Netflix Keeps Open Sourcing its "Simian Army" of Useful Cloud Tools
While cloud computing platforms make headlines every day now, including leading open source platforms such as OpenStack, it's still true that cloud computing is a young science. There is a premium on reliable, mature tools for the cloud, and a real need for tools that can usher in better security. Also, it's true that Amazon Web Services (AWS) is still the 800-pound gorilla in the cloud.
Los Gatos, Calif.-based Netflix is one of the many companies that has been making extensive use of cloud services and tools for years, and we've reported on Netflix open sourcing a series of interesting "Monkey" cloud tools that it has deployed as satellite utilities orbiting its central cloud platform. It has released a new one of these, and all of them are worth taking note of.
Netflix has been using its own tool for staying secure as engineers with various accounts change configurations for aspects of the Netflix platform atop Amazon Web Services. The Security Monkey tool has worked well for the company, and the company has blogged about its open source availability here. According to the post:
"We envisioned and built the first version of Security Monkey in 2011. At that time, we used a few different AWS accounts and delivered the service from a single AWS region. We now use several dozen AWS accounts and leverage multiple AWS regions to deliver the Netflix service. Over its lifetime, Security Monkey has evolved (no pun intended) to meet our changing and growing requirements."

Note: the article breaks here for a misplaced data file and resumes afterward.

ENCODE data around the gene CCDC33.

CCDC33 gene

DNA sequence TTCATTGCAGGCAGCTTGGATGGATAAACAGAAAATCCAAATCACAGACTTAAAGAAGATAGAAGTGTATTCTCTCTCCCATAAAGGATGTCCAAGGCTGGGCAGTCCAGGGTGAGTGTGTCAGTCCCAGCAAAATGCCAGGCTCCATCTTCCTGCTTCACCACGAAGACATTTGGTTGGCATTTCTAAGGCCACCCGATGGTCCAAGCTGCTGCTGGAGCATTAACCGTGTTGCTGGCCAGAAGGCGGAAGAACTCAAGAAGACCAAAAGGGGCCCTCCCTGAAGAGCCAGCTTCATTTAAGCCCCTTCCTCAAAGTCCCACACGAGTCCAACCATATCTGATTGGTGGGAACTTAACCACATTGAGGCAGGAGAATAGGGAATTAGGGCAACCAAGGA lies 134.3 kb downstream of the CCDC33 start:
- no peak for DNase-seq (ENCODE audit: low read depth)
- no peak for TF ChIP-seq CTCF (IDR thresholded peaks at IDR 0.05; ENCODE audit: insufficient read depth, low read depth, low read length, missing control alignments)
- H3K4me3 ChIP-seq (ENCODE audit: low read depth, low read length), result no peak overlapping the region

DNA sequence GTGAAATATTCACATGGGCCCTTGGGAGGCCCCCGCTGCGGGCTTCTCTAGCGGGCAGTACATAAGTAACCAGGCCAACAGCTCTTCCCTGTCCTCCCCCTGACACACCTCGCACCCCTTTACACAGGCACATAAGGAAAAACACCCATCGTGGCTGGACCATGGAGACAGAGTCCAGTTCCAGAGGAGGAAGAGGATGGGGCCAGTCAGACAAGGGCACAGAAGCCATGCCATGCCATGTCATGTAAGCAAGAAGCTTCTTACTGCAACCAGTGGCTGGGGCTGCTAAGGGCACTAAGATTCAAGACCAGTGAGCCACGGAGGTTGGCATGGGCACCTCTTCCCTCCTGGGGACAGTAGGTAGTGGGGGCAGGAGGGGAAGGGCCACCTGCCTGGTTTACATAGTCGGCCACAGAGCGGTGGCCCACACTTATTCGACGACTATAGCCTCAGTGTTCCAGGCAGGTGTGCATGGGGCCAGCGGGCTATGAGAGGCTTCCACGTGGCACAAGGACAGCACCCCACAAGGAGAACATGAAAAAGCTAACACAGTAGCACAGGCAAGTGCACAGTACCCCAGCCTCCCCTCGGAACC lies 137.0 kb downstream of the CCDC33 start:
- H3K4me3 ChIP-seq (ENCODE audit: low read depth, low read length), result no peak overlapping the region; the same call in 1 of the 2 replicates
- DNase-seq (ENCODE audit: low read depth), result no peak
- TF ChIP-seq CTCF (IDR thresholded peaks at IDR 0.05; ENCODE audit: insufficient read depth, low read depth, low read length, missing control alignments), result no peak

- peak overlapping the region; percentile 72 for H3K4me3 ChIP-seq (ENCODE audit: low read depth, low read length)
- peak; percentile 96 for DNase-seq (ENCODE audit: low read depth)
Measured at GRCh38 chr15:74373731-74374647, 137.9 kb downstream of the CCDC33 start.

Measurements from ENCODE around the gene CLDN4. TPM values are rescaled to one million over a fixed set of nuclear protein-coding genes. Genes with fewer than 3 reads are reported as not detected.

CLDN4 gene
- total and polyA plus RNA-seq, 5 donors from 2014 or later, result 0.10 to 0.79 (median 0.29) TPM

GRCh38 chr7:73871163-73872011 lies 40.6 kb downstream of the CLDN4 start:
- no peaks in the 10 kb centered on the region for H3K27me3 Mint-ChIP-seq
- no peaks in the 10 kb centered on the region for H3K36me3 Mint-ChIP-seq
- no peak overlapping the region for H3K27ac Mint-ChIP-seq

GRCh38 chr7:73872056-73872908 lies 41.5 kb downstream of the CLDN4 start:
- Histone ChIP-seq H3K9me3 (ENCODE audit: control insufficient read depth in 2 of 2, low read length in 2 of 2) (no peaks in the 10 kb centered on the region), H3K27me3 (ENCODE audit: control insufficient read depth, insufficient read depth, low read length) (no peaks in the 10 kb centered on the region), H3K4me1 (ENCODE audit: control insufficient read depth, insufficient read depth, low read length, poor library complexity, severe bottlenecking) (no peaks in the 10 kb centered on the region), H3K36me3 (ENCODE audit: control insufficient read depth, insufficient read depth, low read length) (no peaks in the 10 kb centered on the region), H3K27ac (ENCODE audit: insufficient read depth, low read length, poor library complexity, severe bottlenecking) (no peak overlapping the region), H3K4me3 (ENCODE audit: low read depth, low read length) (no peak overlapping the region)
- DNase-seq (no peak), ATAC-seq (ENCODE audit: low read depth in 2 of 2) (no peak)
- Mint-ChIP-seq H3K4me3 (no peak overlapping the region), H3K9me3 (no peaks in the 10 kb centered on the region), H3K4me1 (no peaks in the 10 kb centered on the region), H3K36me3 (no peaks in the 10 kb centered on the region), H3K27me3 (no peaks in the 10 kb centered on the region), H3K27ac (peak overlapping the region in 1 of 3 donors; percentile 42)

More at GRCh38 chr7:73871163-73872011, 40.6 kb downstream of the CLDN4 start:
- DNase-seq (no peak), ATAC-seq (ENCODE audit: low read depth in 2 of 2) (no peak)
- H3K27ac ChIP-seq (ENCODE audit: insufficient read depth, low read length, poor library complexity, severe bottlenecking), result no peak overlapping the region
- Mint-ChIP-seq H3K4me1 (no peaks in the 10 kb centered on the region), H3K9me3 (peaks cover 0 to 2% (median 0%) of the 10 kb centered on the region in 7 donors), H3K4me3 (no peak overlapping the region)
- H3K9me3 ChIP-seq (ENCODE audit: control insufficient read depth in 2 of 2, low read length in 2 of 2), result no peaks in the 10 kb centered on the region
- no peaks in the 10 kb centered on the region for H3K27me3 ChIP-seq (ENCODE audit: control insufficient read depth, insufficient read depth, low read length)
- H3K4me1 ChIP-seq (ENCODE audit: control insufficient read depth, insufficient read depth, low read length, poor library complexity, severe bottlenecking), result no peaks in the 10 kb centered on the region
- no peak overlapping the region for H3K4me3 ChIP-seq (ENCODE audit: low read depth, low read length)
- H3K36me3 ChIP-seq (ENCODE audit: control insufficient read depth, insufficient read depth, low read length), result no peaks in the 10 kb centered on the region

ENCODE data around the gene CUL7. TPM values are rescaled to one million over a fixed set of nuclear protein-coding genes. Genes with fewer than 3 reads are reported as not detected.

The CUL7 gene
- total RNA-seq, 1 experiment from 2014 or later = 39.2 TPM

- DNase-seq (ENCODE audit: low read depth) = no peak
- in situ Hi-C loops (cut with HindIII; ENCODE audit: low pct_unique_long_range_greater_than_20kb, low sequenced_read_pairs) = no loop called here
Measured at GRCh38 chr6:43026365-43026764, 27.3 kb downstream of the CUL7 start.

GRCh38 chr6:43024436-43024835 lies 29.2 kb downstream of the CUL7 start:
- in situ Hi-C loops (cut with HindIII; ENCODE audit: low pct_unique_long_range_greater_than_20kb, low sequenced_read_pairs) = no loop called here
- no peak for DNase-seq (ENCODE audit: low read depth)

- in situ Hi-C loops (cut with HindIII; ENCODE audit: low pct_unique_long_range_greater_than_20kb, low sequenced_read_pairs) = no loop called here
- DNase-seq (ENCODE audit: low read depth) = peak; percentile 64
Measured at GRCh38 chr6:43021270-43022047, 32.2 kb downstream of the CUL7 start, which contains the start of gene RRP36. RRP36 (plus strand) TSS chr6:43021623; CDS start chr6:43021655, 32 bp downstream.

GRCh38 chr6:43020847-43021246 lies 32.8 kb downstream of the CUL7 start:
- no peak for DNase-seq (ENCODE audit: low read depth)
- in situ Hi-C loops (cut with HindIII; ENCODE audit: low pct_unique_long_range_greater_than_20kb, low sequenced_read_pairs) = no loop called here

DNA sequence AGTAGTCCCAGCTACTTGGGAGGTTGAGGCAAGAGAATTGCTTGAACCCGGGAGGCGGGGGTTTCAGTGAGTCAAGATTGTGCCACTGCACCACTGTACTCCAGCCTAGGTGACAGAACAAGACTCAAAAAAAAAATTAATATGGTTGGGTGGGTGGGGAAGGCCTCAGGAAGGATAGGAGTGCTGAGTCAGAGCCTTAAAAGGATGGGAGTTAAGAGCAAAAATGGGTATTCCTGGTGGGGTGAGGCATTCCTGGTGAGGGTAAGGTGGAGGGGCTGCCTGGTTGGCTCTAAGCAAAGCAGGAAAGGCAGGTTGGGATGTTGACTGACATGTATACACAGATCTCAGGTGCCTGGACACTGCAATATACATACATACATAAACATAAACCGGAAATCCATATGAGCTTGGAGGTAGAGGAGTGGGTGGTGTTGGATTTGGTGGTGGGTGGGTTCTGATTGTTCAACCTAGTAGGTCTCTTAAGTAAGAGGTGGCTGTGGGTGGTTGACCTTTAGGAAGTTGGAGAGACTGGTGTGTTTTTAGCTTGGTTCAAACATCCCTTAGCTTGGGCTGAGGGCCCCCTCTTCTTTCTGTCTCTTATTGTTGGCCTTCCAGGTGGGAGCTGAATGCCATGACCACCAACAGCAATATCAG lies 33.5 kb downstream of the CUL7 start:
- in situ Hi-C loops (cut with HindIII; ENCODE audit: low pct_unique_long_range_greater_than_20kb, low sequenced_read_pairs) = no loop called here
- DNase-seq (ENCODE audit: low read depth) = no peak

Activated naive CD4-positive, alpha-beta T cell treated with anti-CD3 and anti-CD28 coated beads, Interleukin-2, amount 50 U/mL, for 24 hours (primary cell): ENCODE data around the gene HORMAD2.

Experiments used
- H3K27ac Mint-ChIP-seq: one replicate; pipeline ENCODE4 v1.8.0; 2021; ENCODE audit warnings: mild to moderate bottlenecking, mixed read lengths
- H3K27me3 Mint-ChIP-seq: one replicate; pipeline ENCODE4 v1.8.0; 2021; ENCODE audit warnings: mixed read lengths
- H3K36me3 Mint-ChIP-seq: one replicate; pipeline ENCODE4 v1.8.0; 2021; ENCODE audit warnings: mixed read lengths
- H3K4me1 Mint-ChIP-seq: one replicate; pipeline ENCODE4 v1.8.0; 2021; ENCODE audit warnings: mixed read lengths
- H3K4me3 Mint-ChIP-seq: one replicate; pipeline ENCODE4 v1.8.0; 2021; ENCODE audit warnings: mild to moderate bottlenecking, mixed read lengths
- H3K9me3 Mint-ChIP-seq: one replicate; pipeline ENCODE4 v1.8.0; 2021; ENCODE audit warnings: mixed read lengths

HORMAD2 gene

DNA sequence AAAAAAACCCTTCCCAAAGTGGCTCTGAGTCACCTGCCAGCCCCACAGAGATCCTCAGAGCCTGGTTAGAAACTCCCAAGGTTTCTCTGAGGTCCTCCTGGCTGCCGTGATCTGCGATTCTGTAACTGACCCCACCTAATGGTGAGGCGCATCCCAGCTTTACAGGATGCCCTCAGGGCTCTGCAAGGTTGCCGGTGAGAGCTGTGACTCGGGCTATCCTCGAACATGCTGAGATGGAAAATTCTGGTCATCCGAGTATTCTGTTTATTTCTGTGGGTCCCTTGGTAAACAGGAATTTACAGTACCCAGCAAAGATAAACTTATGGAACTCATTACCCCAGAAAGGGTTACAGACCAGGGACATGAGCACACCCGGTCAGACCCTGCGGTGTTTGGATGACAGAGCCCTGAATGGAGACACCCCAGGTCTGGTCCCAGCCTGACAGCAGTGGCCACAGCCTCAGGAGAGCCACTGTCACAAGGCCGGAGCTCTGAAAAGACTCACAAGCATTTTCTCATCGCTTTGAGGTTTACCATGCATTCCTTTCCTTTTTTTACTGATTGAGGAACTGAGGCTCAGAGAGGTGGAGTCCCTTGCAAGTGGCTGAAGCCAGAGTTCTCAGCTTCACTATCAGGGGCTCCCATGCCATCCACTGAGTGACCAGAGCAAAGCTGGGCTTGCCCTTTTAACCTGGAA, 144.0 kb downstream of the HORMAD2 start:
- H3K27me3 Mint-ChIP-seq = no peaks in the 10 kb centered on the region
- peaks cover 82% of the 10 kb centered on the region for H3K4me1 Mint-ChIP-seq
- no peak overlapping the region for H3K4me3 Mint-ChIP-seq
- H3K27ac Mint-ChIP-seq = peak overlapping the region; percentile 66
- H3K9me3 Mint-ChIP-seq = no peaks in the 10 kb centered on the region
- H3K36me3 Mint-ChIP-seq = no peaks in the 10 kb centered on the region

"Security Monkey is relatively straightforward from an operational perspective. Installation and AWS account setup is covered in the installation document, and Security Monkey does not rely on other Netflix OSS components to operate."
"At Netflix, when we analyzed our Amazon Web Services (AWS) usage, we found a lot of unused resources and we needed a solution to rectify this problem. Diligent engineers can manualy delete unused resources via Asgard but we needed a way to automatically detect and clean them up. Our solution was Janitor Monkey."
"Janitor Monkey is a service which runs in the Amazon Web Services (AWS) cloud looking for unused resources to clean up. Similar to Chaos Monkey, the design of Janitor Monkey is flexible enough to allow extending it to work with other cloud providers and cloud resources. The service is configured to run, by default, on non-holiday weekdays at 11 AM. The schedule can be easily re-configured to fit your business' need. Janitor Monkey determines whether a resource should be a cleanup candidate by applying a set of rules on it."
As for Chaos Monkey, what the program does is randomly kill instances within Netflix's architecture, working on the assumption that constant failures will help build robust defenses against catastrophic failure. It's an interesting fault-tolerance tool.
You can peruse Netflix's overall open source software resource center on GitHub. The company is steadily releasing proven tools that can be quite useful for cloud administrators. Netflix has also said that it has more tools from its "Simian Army" due to be open sourced soon.